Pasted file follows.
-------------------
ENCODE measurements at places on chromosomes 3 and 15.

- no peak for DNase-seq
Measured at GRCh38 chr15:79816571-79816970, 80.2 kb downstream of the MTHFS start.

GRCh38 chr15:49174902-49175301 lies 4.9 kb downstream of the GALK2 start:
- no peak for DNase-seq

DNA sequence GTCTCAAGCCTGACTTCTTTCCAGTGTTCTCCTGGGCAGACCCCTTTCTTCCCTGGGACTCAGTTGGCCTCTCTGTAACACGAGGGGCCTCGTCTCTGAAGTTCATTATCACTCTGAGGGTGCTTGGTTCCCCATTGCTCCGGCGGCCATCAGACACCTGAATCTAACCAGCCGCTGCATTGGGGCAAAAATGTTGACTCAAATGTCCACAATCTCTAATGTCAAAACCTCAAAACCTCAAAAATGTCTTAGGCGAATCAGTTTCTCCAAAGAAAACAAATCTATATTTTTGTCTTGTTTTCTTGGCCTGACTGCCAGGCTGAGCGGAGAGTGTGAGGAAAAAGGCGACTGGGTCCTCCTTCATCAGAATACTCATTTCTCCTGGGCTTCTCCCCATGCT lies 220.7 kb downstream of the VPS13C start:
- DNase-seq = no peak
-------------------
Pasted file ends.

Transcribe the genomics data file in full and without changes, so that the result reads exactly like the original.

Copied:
ENCODE measurements at places on chromosomes 3 and 15.

- no peak for DNase-seq
Measured at GRCh38 chr15:79816571-79816970, 80.2 kb downstream of the MTHFS start.

GRCh38 chr15:49174902-49175301 lies 4.9 kb downstream of the GALK2 start:
- no peak for DNase-seq

DNA sequence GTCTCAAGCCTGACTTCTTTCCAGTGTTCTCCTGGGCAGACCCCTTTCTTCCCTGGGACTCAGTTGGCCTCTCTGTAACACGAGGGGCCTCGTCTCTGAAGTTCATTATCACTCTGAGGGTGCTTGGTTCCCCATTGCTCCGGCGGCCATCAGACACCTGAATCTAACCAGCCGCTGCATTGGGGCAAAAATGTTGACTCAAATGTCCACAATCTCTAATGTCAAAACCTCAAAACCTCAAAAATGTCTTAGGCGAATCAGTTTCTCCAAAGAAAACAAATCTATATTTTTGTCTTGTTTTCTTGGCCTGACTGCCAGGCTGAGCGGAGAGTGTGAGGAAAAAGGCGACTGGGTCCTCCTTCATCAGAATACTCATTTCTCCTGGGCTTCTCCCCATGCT lies 220.7 kb downstream of the VPS13C start:
- DNase-seq = no peak